Part of food prep is having fresh ingredients. Old slimy veggies are unappetizing and hard to cook, same with dry or slimy meats. Freezing most meat is fine, refreezing on the other hand is not so good.
That being said: food prep starts at the shopping list and into the actual shopping.
Always make sure your ingredients are how they are supposed to be. As above, keep things fresh. It is very important when using non-standard flour that you either sift it or something similar with a fork to make it uniform and light. This goes for things like baking powder and erythritol and spices too. I’ve noticed that almond flour clumps quite a bit, so I usually use a fork to smooth it out
What you see on TV and in food making videos where they have spices perfectly portioned out is slightly unrealistic, but doable. It is way better for the ingredients to do so however. If you use dry spices including salt and pepper while cooking stovetop, it will add some moisture to the rest of the container, clumping and/or spoiling it.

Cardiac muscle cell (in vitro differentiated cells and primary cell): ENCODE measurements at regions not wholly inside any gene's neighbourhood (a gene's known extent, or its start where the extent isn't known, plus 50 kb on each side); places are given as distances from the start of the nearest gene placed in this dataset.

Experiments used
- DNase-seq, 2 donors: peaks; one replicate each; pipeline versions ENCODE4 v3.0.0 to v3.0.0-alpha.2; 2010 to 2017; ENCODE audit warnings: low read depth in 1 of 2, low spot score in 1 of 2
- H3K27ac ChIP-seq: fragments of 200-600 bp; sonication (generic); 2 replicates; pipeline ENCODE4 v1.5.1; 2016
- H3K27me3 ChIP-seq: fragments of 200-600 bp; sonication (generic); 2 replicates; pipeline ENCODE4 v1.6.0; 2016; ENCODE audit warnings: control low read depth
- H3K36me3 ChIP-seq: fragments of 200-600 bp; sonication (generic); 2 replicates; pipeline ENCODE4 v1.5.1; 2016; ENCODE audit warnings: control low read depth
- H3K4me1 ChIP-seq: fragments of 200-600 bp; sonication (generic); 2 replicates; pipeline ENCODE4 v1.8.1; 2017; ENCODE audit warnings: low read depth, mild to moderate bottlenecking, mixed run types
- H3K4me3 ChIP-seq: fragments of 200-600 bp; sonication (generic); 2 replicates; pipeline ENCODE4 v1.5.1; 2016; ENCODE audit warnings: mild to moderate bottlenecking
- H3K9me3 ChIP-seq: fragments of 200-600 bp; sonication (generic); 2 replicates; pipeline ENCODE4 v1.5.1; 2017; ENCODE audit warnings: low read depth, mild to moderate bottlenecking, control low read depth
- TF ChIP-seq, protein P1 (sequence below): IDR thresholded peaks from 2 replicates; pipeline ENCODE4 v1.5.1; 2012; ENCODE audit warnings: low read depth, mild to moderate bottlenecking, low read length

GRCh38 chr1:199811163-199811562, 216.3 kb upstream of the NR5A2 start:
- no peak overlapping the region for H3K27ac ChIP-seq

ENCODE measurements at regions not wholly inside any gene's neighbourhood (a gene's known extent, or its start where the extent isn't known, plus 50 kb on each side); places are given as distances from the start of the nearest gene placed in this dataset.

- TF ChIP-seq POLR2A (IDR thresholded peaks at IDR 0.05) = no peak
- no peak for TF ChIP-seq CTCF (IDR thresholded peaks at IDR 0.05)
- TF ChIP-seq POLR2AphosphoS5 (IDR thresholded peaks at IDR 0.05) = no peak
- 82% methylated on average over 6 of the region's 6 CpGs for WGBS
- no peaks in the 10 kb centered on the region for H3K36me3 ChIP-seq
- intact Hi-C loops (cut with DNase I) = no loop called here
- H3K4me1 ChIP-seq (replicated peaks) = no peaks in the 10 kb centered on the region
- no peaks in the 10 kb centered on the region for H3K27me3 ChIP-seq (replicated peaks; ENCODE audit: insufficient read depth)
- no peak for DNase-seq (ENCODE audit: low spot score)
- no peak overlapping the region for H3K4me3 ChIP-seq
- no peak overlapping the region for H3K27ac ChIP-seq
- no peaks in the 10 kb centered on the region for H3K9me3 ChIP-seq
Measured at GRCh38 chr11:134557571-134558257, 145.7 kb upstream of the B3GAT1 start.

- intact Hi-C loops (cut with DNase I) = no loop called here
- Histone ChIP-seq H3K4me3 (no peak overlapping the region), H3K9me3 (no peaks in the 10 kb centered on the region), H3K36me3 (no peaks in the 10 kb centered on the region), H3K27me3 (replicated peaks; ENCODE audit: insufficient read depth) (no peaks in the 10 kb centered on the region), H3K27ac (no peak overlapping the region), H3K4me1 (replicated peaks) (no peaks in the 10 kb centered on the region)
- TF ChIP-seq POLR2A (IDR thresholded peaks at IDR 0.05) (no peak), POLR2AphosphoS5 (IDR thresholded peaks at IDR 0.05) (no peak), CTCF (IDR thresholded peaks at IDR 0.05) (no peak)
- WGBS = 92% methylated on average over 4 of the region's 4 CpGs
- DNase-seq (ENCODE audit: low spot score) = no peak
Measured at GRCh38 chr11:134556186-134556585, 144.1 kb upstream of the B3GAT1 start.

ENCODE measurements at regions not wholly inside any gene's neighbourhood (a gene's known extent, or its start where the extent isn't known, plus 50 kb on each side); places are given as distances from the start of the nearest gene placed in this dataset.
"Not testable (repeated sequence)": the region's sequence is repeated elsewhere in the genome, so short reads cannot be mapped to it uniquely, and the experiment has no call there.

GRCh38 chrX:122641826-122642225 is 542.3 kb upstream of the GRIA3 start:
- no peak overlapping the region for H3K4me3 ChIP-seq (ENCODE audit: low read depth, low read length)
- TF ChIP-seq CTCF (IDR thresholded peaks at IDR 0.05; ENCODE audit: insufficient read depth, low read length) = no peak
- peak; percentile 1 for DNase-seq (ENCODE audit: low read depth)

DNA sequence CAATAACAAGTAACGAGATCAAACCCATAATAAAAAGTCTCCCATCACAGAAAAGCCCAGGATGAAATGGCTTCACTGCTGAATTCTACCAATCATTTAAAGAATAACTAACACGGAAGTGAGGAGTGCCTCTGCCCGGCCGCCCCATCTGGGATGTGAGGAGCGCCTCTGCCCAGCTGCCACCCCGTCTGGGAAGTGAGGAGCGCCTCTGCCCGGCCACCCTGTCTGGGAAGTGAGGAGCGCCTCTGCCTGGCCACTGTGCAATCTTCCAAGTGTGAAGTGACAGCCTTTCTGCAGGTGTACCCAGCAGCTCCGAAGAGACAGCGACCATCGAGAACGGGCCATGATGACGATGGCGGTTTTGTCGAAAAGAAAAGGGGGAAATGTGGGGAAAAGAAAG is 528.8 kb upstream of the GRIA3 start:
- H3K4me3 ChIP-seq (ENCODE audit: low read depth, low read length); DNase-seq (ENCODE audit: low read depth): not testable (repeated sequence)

For some meals, you can prep the entire thing, others are harder to do ahead of time. I like to cut all my veggies at once just before I use them. If I am making something that uses lots of veggies, I put them in a large bowl to set aside, otherwise I can add them in the order they are cut.
Food prep also includes whether you want your avocado whole or mashed, for texture, presentation, or the fact that squishing it keeps it from sliding out of sandwiches so easily.
Meat, for the most part, should be left out to get to room temperature for 30 minutes before cooking, and left to rest for 5 minutes afterward.
Since you do not want to re-cook things if you can avoid it, unless you don’t have the time or access to the kitchen, you’ll want to make everything fresh.